Gateways are one of the most important components in the IoT ecosystem. It’s how the ever-increasing number of sensors in our lives send all that helpful data to our devices or the cloud. It’s how the different protocols, standards, and connections that make our lives easier communicate with each other without getting in our way. Gateways are also our first line of defense for securing all that data.
As the number of IoT devices we use increases, so too does the sheer amount of data that is generated from those devices. Gateways help us manage all of that information so it can be used to make better decisions or utilize our resources more efficiently.
As a developer or smart home engineer, you have firsthand knowledge when the app or software you’ve built doesn’t work with an IoT gateway or hub. Your app’s commands are not being received by an IoT gateway or hub. Each time you try to control the gateway or hub through your app, the app fails to send commands; this is just one of the challenges facing developers.
To solve these and other developer questions, Silicon Labs is bringing together the biggest names in smart home development from Amazon, Google, Samsung, Z-Wave, and more for Silicon Labs’ Works With Smart Home Developer Event. The free, all-online event is the perfect environment to explore how-to sessions and develop integrations that work with IoT gateways alongside the engineers who built the latest advances.
Silicon Labs VP John Dixon explores how the proliferation of IoT enabled wireless devices over the next couple of years is forecast to grow from several million devices per year to tens of millions by the end of 2020 and continuing into 2021. Watch the video to hear firsthand his thoughts on the proliferation of IoT-enabled devices.
When you imagine that each home could have multiple endpoints not only inside the home but also outside, it’s going to require developers to help figure out how to handle the stress of all these IoT enabled devices - and this is in addition to keeping pace with their own development and innovation to offer novel services or build a next-generation app.
Take an IoT-enabled home as an example. For a family of four, there could be a smartphone for each member. Contrast the number of smartphones with the number of IoT enabled light bulbs, a thermostat, smart appliances, multiple speakers, and possibly a security system. In this family, you can see how the exponential growth of IoT enabled devices will become pervasive in a single home.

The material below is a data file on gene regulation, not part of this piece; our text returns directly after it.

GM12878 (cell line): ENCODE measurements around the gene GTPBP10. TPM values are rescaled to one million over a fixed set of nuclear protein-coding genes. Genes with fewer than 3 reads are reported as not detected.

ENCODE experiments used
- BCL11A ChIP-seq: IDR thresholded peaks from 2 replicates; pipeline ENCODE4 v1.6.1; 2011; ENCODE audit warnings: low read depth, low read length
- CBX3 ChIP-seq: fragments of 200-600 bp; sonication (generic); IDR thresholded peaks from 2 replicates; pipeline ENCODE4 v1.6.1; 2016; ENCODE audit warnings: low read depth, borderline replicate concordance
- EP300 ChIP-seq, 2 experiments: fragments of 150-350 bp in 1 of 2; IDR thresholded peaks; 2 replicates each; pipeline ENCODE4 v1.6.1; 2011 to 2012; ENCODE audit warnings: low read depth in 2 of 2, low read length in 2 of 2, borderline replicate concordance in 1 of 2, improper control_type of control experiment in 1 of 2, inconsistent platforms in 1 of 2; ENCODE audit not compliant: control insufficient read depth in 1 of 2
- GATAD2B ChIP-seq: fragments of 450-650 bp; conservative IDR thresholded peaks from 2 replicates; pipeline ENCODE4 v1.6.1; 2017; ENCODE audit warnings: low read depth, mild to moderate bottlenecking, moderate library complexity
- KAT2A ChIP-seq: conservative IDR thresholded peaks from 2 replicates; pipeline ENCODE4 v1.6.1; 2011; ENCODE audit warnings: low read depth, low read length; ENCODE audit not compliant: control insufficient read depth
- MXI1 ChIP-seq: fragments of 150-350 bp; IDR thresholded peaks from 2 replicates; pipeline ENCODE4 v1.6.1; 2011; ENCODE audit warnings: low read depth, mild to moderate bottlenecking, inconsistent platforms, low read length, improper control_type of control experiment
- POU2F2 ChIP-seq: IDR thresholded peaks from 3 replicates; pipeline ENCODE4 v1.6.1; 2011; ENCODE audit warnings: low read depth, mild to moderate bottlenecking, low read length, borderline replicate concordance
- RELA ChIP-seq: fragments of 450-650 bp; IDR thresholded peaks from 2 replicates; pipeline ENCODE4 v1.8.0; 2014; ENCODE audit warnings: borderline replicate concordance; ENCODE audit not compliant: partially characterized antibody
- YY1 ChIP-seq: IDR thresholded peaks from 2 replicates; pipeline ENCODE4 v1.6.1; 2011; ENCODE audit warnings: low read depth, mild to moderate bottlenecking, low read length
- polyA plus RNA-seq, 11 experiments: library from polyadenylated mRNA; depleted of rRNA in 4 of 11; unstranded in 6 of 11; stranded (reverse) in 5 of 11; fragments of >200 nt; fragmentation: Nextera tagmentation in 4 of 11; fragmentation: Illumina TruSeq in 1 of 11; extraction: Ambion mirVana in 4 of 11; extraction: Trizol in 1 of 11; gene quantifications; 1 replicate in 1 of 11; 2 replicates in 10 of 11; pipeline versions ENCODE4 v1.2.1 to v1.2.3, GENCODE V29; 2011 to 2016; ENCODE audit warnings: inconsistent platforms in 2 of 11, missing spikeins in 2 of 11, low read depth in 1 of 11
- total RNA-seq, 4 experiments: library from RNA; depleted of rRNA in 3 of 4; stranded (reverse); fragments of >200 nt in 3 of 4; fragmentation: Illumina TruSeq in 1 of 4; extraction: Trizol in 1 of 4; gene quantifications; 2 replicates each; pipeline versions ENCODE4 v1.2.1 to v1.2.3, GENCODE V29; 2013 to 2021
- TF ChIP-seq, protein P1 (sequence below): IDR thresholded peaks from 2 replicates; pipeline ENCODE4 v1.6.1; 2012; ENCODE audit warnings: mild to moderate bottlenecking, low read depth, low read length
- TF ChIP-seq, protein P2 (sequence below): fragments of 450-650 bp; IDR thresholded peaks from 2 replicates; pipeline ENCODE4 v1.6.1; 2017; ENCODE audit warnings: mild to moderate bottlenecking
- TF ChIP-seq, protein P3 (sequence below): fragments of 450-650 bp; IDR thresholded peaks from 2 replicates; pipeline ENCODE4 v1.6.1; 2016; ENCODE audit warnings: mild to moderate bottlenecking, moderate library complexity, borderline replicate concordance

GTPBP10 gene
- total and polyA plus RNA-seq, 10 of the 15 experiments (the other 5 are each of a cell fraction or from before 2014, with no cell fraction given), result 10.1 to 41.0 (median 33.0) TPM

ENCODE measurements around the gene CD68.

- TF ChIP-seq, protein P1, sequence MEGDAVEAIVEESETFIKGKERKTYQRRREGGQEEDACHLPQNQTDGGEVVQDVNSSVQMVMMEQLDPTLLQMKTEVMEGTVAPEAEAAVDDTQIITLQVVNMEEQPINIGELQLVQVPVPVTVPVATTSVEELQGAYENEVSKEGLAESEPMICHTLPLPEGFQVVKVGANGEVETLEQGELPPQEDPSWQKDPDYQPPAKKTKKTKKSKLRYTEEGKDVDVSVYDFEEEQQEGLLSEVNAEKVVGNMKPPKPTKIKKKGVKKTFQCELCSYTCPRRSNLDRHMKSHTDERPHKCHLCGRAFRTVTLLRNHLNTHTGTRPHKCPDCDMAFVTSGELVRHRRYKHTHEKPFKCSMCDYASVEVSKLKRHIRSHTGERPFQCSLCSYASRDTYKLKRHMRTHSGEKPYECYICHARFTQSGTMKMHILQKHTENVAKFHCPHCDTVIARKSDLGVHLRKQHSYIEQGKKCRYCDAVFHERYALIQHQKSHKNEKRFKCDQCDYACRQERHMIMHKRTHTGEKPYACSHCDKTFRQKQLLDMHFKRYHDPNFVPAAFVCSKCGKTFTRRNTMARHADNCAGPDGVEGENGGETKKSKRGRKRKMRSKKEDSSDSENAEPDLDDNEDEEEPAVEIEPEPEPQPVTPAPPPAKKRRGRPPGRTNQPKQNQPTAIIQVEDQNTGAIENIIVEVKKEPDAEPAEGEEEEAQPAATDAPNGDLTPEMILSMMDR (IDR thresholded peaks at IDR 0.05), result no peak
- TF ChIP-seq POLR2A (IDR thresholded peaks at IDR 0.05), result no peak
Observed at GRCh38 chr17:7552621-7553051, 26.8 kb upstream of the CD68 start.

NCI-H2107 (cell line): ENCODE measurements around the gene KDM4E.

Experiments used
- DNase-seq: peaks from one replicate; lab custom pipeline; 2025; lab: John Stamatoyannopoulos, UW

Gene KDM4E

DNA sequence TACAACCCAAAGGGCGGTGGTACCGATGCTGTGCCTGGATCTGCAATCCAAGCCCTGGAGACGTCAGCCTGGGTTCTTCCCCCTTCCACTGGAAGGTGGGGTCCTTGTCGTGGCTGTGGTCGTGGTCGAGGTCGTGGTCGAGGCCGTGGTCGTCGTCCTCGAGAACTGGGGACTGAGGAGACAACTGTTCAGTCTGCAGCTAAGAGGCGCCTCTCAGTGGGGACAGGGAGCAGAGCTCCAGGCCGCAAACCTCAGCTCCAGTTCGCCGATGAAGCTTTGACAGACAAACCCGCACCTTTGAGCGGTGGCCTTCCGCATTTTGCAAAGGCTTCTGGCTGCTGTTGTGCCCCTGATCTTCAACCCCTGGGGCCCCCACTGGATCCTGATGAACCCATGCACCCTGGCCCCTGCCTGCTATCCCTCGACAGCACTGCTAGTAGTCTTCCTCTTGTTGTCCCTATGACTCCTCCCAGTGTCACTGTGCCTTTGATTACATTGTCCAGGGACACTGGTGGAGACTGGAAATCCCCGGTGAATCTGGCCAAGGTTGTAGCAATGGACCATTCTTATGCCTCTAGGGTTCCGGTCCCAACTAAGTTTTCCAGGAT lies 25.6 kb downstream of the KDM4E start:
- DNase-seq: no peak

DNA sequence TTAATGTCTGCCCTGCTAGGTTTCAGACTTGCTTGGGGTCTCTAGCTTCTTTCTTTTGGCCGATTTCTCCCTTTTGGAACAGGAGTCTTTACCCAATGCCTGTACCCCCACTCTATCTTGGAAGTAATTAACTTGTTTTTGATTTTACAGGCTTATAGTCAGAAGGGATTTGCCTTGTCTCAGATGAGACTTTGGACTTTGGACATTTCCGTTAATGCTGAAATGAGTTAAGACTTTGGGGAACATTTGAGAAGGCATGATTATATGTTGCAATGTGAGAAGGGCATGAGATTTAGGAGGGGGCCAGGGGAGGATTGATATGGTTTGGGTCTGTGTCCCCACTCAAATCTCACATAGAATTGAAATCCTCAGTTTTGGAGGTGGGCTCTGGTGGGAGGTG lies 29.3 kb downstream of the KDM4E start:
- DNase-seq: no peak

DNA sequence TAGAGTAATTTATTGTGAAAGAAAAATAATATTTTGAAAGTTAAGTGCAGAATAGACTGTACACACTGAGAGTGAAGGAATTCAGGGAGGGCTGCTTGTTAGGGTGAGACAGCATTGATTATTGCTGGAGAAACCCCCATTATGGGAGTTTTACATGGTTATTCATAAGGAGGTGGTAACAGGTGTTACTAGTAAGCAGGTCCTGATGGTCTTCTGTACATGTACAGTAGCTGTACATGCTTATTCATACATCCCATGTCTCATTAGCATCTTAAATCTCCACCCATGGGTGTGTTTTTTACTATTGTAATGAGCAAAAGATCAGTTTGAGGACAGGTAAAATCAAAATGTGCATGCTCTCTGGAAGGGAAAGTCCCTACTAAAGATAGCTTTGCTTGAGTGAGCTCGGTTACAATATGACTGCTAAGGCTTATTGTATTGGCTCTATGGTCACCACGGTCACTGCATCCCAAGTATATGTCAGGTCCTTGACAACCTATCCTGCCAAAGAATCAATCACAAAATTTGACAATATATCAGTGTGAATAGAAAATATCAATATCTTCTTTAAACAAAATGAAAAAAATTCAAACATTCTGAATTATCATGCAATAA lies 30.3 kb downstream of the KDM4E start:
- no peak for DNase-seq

All of this is on top of a developer’s need to innovate and keep pace with building products that meet end-users’ expectations for seamless integration and user experience. These devices and IoT gateways will become so entrenched in the way we live that any glitches won’t be allowed by consumers.
Smart home development is here. Join us for Works With, where David Ewing, President of Firia Inc., will be presenting a session on building gateway devices. David will bring insights gained from his career working with technology startups in the electronics, software, communications, and IoT sectors, as well as real-world instruction about how to deploy and design gateway devices based on his experience managing multiple projects on AWS, Google Cloud, and Azure.
Hiring, fostering, and empowering great talent – this is a key Silicon Labs core value. We put this value into practice by hiring the most innovative talent around the world. Our teams invent solutions that solve the world’s toughest problems, and for five years in a row, we have been honored as the Global Semiconductor Alliance’s Most Respected Public Semiconductor Company. Investing in our teams through training and engagement opportunities is vital to our continued success, and our leadership team is an active part of the process. This is one of the many reasons why I came to work – and still enjoy working – for Silicon Labs.
As part of Silicon Labs’ commitment to cross-functional collaboration and communication, our CEO, Tyson Tuttle, regularly invites employees to have lunch with him to chat about what’s on their minds. Tyson meets with ten employees every month for an informal, engaging, fun, and friendly Q&A session. Employees are encouraged to bring questions, and Tyson will provide answers.
Shortly after I began working at Silicon Labs in late 2017, I received an invite to sign-up for a Lunch with Tyson event. I admit I did not sign up at that time because I was a little apprehensive about talking to the company’s CEO, let alone ask him questions. For some employees, it can be intimidating to talk to executives, especially to those who come from different perspectives, backgrounds, and cultures. For example, where I came from, a conversation between executives and regular employees almost doesn’t happen because of the “perceived wall between leaders and subordinates.” That wall melted away after witnessing just how personable and accommodating Tyson is. I would always see him at company events talking to employees like old friends. My colleagues shared their admiration and respect for his technical knowledge, enthusiasm for innovation, and management acumen.